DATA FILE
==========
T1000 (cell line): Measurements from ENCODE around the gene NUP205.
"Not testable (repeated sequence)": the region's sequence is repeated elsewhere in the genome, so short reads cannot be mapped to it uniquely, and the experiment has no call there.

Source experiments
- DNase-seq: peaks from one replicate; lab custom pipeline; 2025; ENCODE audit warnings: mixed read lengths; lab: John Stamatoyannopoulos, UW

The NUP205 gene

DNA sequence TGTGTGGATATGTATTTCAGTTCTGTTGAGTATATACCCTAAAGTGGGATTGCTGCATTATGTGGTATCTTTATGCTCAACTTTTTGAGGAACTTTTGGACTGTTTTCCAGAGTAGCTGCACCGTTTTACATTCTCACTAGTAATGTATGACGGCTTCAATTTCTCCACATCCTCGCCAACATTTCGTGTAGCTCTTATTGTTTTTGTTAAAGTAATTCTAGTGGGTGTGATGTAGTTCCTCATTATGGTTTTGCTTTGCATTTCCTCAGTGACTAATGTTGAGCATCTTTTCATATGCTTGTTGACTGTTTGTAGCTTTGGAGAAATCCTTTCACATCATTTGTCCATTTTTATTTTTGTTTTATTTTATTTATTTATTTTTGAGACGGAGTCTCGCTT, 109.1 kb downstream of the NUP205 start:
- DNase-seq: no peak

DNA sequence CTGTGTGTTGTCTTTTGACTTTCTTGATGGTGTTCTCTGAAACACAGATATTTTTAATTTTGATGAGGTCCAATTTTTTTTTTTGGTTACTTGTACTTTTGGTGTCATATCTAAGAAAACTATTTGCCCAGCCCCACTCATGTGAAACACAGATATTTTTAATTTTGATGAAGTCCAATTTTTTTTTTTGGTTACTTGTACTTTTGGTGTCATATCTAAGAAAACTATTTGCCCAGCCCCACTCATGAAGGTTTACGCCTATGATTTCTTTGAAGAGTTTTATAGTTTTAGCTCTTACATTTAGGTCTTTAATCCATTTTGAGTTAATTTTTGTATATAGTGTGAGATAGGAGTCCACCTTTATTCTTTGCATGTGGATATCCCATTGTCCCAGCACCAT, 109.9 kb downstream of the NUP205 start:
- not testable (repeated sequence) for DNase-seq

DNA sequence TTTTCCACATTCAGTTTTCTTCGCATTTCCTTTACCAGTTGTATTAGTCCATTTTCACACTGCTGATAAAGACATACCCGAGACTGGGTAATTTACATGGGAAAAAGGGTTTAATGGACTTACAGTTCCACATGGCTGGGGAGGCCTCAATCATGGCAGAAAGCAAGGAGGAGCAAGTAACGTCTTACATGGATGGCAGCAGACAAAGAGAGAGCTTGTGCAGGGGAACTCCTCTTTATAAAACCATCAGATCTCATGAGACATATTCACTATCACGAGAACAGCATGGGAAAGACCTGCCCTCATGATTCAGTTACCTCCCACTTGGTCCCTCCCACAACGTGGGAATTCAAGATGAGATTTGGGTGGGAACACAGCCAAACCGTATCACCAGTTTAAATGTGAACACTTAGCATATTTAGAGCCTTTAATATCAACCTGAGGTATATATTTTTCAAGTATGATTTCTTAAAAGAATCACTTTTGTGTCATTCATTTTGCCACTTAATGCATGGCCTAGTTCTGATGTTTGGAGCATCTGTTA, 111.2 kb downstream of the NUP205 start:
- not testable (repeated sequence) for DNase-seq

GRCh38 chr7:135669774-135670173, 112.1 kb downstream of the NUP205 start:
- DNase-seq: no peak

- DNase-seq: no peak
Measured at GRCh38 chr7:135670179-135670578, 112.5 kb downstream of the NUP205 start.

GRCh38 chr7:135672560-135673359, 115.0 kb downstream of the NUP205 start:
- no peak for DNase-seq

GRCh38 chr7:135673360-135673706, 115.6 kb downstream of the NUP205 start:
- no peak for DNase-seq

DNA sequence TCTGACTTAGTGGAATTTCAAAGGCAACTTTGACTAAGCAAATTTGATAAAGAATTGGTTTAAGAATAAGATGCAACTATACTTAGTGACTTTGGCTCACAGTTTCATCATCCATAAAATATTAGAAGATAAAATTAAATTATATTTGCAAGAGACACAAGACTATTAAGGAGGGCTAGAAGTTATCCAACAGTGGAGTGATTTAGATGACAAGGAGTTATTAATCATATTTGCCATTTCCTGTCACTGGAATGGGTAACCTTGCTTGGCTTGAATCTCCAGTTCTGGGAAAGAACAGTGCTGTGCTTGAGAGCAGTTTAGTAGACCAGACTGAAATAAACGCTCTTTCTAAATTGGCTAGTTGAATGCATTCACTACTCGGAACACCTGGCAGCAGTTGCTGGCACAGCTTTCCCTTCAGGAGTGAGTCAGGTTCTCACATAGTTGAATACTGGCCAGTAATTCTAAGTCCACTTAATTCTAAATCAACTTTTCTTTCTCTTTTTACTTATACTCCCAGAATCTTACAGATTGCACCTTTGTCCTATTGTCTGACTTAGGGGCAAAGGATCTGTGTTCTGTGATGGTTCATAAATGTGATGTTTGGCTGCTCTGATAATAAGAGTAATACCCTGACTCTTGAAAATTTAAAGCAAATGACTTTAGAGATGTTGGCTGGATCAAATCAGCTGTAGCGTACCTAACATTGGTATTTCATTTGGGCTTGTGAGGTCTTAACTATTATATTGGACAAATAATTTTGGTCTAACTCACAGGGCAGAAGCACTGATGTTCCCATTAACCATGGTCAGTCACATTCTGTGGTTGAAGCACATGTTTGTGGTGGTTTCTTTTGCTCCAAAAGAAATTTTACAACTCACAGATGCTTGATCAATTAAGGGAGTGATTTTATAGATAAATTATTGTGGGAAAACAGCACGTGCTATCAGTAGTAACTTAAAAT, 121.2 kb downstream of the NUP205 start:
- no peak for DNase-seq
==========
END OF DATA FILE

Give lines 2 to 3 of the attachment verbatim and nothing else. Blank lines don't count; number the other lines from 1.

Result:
"Not testable (repeated sequence)": the region's sequence is repeated elsewhere in the genome, so short reads cannot be mapped to it uniquely, and the experiment has no call there.

Source experiments